From jihad-making to state-building
: understanding governance by Salafi-Jihadist insurgent groups

  • Marta Furlan

Student thesis: Doctoral Thesis (PhD)


Following the Arab Spring revolts that took place in 2011, an unprecedented number of Salafi-Jihadist insurgents conquered territories and established systems of rule thereupon. However, the scholarly literature has devoted comparatively little attention to the phenomenon. Proceeding from the identification of this lacuna, in this work I propose to study governance by Salafi-Jihadist groups. More specifically, my research aims are the following: assess how Salafi-Jihadists govern, illuminate the relationship between Salafi-Jihadist ideology and Salafi-Jihadist governance, and determine the extent to which Salafi-Jihadist governance is distinct from non-Salafi-Jihadist forms of rebel rule. To reach the proposed aims, I develop a multi-dimensional typology of rebel governance and I apply it to the study of three Salafi-Jihadist groups: the Islamic State, Hayat Tahrir al-Sham, and al-Qaeda in the Arabian Peninsula. I conduct the case studies by means of referring to a combination of primary sources and secondary sources. Drawing from the three case studies, I argue that a single model of Salafi-Jihadist rule does not exist. Nonetheless, I identify some important similarities between the three groups in their approach to governance, such as the discrimination towards non-Sunni, non-Muslims, and women; the combination of coercive and persuasive measures to obtain compliance; the adoption of formal structures and practices of rule; and the preference for a hierarchical organisational structure. Significantly, the models of governance implemented by the three groups appear to be influenced in important ways by their Salafi-Jihadist ideology. At the same time, however, some of the features of Salafi-Jihadist governance are unaccounted for by doctrine and are rather explained by non-ideological factors. Extending the observation beyond Salafi-Jihadist groups and building comparisons with ideologically different insurgents, I also argue that the Salafi-Jihadist models of governance display some distinctive features vis-à-vis the model of governance most commonly employed by non-Salafi-Jihadist rebel rulers.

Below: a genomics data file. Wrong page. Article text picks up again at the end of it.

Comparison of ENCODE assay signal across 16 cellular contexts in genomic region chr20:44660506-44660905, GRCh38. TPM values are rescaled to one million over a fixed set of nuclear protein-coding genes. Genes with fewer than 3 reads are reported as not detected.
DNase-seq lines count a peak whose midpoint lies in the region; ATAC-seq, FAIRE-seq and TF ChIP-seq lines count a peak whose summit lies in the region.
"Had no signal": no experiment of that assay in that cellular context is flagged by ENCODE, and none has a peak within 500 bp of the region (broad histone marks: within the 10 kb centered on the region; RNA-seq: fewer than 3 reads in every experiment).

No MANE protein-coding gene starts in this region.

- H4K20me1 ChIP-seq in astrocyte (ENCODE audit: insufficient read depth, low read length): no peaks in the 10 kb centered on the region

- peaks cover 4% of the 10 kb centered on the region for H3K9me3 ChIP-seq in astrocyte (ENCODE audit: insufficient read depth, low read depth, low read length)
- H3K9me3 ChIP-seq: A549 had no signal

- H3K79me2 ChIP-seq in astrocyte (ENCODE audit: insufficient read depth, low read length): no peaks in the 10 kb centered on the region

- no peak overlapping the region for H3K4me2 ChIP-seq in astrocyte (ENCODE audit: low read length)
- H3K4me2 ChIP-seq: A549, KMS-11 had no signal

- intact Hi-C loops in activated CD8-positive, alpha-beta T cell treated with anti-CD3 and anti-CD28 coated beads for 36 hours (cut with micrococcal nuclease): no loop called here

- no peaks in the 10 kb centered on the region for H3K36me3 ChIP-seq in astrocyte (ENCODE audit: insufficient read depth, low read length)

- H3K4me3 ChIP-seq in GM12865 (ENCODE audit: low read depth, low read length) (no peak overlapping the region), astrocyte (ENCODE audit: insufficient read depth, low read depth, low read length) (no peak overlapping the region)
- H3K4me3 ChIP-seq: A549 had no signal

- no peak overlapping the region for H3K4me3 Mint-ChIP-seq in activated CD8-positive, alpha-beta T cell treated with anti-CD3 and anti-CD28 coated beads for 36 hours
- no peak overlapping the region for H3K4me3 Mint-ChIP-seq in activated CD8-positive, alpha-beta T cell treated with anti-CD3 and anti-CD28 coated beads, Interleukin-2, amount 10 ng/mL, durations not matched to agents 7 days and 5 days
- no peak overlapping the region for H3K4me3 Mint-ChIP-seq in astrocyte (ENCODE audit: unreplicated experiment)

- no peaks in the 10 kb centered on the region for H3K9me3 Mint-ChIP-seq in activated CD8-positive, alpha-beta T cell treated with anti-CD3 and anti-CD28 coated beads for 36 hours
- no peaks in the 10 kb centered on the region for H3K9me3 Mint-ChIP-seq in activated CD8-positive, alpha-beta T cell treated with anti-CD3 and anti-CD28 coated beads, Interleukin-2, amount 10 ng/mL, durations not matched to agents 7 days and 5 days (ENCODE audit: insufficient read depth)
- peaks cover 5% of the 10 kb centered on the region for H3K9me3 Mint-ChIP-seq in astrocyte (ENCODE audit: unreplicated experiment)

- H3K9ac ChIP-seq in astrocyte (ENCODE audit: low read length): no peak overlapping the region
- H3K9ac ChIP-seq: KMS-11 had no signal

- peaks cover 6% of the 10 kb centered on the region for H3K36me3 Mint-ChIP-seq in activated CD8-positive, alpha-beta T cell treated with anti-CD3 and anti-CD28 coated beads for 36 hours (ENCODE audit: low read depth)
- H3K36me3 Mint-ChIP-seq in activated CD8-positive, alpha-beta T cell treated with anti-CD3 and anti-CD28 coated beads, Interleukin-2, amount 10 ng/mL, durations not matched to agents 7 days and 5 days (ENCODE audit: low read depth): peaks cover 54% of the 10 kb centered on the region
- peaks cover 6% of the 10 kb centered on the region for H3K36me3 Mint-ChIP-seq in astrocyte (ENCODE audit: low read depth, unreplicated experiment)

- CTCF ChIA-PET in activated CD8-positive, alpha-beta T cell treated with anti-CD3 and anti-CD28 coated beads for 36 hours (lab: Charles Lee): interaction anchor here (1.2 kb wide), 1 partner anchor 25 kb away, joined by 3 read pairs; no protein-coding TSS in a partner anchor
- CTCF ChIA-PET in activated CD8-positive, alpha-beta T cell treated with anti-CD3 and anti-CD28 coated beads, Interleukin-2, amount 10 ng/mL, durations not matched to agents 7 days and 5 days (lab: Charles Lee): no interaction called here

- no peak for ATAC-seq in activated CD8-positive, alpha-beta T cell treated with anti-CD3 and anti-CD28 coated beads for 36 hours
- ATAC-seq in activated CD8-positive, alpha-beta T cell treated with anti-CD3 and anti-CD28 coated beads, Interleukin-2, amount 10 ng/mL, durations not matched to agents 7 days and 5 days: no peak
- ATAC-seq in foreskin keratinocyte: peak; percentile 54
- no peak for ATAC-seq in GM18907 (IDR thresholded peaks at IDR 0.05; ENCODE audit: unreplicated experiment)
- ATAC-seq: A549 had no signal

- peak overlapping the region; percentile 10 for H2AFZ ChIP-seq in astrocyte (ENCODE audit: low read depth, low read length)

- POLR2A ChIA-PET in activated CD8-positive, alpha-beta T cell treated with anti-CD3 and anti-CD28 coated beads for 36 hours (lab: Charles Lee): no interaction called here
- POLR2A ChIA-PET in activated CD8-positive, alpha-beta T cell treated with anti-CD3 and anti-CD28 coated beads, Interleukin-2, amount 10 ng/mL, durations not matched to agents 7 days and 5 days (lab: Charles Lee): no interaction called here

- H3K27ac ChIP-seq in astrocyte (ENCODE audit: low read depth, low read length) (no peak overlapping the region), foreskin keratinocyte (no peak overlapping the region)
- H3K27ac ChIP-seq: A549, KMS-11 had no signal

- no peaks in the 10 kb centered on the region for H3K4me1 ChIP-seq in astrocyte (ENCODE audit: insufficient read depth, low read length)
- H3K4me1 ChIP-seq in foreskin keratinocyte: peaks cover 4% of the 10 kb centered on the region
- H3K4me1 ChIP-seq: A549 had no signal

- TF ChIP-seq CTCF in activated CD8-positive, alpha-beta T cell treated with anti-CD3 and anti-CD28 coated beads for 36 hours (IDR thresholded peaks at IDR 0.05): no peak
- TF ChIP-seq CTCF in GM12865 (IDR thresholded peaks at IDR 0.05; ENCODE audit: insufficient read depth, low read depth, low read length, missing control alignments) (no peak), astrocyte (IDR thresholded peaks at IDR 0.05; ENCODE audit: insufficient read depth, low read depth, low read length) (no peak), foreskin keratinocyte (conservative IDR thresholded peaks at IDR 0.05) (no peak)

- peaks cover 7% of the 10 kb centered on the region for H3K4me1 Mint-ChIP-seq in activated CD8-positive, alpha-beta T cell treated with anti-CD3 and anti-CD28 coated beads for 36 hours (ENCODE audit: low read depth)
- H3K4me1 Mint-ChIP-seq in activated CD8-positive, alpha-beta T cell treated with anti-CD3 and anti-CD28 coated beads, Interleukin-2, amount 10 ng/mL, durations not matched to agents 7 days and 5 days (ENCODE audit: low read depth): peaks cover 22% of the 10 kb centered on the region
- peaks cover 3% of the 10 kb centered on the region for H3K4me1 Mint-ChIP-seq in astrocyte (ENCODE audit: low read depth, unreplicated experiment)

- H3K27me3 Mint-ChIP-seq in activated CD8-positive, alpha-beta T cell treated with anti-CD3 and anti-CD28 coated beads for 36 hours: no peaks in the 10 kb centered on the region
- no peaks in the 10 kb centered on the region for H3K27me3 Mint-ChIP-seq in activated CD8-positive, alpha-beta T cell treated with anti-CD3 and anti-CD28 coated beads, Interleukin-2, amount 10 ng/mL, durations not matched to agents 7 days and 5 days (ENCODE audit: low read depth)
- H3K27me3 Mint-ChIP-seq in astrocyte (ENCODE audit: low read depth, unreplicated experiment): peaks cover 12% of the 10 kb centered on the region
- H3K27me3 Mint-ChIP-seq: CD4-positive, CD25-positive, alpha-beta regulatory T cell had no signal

Date of Award14 Jun 2022
Original languageEnglish
Awarding Institution
  • University of St Andrews
SupervisorHenning Tamm (Supervisor) & Bruce Robert Hoffman (Supervisor)


  • Rebel governance
  • Salafi-Jihadism
  • Civil wars
  • Armed groups
  • Syria
  • Iraq
  • Yemen

Access Status

  • Full text embargoed until
  • 17 April 2027

Cite this